If the mountains that Vancouver Whitecaps are named for are truly immovable objects, then it is fair to say the question of what happens when they encounter an unstoppable force has been answered. Borek Dockal was that force on Saturday, and his clever movements and powerful left foot turned the Whitecaps to slush in Philadelphia’s midsummer heat. Dockal had two goals and played five key passes -- passes that set up a shot -- before Derrick Jones replaced him with four minutes to play.
Vancouver’s deep defensive block is meant to deny space between the lines to a player like Dockal. But whether he was sneaking in behind Brek Shea, turning away from Jose Aja with ease, or simply spraying the ball around in front of his beleaguered opponents, Dockal was entirely untroubled by whatever Carl Robinson did to try and stop him. The ‘Caps coach made two halftime substitutions, but Dockal simply scored again. His best moment was likely his second goal, a subtle movement found him free in a passing lane, and a swift turn away from Shea compounded by a silky touch around Aja left the Union’s creative hub with time to fire an easy finish into Brian Rowe’s net.
Mark McKenzie is officially listed as having completed 56 of 58 passes. This is misleading. In truth, McKenzie attempted 56 passes, one headed clearance from inside the opponent’s half following a corner kick, and one headed shot at goal that, instead, flew high into the evening sky.
In short, McKenzie was actually perfect with the ball, and so good without it that Alphonso Davies, Kei Kamara, Cristian Techera, and Jordy Reyna never made Andre Blake’s acquaintance.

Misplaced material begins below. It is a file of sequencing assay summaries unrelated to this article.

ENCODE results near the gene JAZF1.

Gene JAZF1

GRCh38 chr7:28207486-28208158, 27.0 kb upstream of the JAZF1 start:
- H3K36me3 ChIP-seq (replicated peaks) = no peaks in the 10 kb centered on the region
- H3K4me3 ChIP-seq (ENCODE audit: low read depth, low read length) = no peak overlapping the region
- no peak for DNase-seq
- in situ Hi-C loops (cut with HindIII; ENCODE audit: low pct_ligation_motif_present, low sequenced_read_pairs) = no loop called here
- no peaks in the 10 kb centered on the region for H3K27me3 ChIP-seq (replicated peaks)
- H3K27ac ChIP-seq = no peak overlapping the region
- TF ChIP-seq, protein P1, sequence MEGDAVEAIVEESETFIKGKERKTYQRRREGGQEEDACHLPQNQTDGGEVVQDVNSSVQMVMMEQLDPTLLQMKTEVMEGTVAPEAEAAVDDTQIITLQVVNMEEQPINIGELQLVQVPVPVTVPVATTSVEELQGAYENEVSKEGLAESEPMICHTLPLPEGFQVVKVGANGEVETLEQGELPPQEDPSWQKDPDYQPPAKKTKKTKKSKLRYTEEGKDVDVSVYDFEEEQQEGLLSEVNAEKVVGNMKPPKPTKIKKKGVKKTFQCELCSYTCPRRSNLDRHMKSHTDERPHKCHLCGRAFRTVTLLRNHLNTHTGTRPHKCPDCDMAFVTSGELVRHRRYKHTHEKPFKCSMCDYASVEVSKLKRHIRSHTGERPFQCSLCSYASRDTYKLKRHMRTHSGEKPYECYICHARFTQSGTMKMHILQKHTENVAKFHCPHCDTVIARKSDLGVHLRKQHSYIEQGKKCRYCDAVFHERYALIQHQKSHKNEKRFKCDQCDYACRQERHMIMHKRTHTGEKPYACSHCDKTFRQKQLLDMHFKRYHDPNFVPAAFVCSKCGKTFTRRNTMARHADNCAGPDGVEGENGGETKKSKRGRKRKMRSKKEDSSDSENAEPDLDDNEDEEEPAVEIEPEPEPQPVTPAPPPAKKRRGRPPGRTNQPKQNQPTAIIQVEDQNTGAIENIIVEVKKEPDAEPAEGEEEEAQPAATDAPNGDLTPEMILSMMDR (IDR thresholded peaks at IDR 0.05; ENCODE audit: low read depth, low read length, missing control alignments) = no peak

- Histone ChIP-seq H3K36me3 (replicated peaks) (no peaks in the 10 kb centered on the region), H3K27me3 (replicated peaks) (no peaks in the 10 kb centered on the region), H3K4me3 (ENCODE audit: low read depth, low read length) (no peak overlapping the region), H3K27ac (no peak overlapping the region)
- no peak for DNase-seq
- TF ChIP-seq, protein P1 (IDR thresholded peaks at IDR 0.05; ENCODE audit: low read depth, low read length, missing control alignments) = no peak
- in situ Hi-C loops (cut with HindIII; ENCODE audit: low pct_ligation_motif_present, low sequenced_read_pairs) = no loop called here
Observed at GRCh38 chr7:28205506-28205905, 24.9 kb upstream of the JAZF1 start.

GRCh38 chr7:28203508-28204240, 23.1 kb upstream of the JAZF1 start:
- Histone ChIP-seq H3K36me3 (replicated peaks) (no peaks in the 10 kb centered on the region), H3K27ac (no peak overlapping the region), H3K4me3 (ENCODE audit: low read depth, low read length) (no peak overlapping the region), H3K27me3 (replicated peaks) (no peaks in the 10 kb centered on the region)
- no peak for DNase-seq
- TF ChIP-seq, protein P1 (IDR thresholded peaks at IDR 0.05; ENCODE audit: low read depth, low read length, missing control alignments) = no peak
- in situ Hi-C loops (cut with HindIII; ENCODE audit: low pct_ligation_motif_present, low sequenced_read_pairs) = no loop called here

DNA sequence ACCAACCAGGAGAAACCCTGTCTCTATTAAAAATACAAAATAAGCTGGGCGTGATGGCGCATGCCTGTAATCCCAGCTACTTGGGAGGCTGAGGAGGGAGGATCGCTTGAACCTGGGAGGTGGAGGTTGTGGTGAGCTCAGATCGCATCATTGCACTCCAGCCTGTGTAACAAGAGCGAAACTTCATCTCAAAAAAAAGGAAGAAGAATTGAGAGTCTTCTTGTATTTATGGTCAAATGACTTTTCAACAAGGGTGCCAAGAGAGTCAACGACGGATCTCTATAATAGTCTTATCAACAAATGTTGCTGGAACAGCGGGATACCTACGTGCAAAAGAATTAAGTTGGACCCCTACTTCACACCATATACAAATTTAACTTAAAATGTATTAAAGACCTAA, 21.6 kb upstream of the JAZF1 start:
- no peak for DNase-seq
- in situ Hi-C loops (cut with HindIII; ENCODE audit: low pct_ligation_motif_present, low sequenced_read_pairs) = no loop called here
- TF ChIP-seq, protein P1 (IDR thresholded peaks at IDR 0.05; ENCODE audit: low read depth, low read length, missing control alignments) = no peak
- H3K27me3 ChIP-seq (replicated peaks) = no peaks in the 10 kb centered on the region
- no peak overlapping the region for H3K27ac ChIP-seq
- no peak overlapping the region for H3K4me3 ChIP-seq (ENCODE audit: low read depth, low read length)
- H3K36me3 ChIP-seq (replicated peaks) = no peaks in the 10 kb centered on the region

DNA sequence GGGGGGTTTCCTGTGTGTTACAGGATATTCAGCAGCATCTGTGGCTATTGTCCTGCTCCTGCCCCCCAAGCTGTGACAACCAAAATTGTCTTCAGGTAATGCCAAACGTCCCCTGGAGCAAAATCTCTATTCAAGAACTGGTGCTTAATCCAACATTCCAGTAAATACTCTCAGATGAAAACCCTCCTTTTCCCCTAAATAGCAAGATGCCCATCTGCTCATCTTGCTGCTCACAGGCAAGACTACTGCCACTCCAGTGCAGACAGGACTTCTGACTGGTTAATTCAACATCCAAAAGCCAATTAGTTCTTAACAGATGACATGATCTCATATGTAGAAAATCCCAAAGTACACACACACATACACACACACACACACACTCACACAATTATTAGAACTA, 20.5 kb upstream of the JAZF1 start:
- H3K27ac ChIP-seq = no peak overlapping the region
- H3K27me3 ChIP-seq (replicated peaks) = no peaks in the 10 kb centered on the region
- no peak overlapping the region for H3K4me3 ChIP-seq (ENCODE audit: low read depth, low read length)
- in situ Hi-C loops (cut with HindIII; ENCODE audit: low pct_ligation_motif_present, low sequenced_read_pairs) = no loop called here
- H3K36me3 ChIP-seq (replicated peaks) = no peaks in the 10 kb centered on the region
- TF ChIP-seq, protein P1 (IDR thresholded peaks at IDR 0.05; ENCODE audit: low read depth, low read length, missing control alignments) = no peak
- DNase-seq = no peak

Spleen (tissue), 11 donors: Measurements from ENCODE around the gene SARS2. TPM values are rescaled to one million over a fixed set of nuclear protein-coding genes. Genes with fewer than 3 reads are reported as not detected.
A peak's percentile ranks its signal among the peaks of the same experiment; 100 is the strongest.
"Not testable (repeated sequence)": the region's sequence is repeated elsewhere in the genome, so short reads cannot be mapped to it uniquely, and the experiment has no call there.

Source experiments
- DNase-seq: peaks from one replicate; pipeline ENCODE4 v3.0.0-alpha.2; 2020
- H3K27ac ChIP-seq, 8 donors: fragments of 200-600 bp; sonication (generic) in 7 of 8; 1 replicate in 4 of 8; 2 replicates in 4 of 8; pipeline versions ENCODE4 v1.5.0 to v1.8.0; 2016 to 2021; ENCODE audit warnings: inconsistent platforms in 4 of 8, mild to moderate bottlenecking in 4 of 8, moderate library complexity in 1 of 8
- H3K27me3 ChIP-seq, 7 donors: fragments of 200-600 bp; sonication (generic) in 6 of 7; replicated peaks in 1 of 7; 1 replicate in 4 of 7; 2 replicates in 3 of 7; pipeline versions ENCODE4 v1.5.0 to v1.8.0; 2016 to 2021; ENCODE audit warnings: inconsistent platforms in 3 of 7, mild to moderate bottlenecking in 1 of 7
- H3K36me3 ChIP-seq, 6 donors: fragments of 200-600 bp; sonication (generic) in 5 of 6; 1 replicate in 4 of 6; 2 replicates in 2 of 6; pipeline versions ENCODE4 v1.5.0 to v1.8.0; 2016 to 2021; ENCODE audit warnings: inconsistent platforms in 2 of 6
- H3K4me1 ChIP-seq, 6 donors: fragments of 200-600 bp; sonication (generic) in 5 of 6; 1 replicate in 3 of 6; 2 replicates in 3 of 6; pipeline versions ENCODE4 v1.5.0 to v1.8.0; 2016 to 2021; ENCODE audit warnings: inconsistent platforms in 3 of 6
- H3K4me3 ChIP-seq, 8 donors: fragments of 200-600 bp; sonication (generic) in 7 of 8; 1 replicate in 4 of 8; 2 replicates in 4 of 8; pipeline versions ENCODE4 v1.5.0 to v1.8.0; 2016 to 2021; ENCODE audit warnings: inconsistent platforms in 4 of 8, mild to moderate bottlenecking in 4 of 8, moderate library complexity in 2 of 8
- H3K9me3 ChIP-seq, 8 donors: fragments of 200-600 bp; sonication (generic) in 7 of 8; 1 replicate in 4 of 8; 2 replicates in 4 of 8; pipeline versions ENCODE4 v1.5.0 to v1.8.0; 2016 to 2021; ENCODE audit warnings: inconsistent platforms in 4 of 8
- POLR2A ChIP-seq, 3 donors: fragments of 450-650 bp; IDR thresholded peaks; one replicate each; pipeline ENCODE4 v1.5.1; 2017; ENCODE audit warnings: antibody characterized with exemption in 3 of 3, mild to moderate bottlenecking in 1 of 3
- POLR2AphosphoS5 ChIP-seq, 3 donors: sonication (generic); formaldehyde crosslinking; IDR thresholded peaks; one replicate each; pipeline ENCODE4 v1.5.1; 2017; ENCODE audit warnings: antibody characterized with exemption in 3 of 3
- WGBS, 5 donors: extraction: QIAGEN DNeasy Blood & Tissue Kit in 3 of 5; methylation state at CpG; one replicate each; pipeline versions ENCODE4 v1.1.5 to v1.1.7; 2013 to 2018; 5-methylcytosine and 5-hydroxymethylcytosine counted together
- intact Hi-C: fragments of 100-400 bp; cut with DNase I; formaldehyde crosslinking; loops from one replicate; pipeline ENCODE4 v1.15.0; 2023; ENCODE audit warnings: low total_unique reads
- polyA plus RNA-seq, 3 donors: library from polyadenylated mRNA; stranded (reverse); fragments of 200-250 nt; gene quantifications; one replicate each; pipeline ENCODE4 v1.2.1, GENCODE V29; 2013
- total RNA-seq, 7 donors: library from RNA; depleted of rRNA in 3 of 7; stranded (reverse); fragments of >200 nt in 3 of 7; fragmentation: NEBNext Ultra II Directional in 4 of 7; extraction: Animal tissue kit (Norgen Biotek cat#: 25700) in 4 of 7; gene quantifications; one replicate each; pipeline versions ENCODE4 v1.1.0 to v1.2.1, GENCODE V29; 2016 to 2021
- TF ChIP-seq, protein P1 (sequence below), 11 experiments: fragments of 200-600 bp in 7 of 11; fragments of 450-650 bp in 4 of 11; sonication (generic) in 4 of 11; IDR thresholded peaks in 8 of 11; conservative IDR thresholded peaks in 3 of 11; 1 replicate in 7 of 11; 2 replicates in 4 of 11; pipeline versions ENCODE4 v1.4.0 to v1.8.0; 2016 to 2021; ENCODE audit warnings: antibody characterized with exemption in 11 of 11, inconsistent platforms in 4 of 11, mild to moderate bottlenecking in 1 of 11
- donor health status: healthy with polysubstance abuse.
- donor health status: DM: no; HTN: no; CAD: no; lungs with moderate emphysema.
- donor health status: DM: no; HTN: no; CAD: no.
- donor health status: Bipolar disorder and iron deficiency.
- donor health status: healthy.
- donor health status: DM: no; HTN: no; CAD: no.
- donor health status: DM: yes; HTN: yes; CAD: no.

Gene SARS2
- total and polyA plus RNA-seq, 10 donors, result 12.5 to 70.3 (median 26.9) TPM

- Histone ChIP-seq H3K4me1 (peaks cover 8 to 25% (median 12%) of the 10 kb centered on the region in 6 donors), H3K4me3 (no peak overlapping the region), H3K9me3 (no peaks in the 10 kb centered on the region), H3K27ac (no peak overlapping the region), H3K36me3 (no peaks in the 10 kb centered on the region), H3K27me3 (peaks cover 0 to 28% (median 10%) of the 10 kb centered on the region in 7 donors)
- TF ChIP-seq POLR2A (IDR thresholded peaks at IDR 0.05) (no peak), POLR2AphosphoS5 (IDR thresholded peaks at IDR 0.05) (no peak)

Very few teenaged defenders become regular starters in MLS. But McKenzie’s intelligence on the ball is clear -- he nearly always plays within himself -- and his ability to maintain confidence after making the inevitable errors of a young center back, as he did against Atlanta, are particularly unique and impressive.
But there’s also this: He’s an incredible athlete. Perhaps no play this season highlights McKenzie’s tools as well as his full field sprint to dispossess Techera Saturday evening.
Vancouver managed to outlet the ball to Techera so the tiny winger could run in on goal alone down the right channel. McKenzie, starting from the opposite side of the pitch, tracked down Techera with a blistering recovery sprint at an angle, making up ground with every step. Sensing the defender closing, Techera attempted to use McKenzie’s speed against him and cut the ball back, but he underestimated his opponent. Slowly slightly to maintain balance, McKenzie stuck in a foot and left Techera, only one game off of a hat trick, with nothing but grass at his feet.
When Dockal notched the Union’s opening goal two minutes later, he did it from a 0-0 scoreline because his attacking prowess was supported by McKenzie’s defensive work. Combining youth and experience is essential to the Union’s success, and both the veteran attacker and teenaged defender deserve their places in the MLS Team of the Week.